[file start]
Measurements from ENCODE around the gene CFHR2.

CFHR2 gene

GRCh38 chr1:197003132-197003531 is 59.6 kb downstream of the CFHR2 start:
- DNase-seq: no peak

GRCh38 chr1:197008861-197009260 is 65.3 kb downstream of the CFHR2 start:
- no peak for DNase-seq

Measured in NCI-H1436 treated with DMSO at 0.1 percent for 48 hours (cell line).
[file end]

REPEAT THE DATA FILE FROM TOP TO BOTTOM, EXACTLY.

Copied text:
Measurements from ENCODE around the gene CFHR2.

CFHR2 gene

GRCh38 chr1:197003132-197003531 is 59.6 kb downstream of the CFHR2 start:
- DNase-seq: no peak

GRCh38 chr1:197008861-197009260 is 65.3 kb downstream of the CFHR2 start:
- no peak for DNase-seq

Measured in NCI-H1436 treated with DMSO at 0.1 percent for 48 hours (cell line).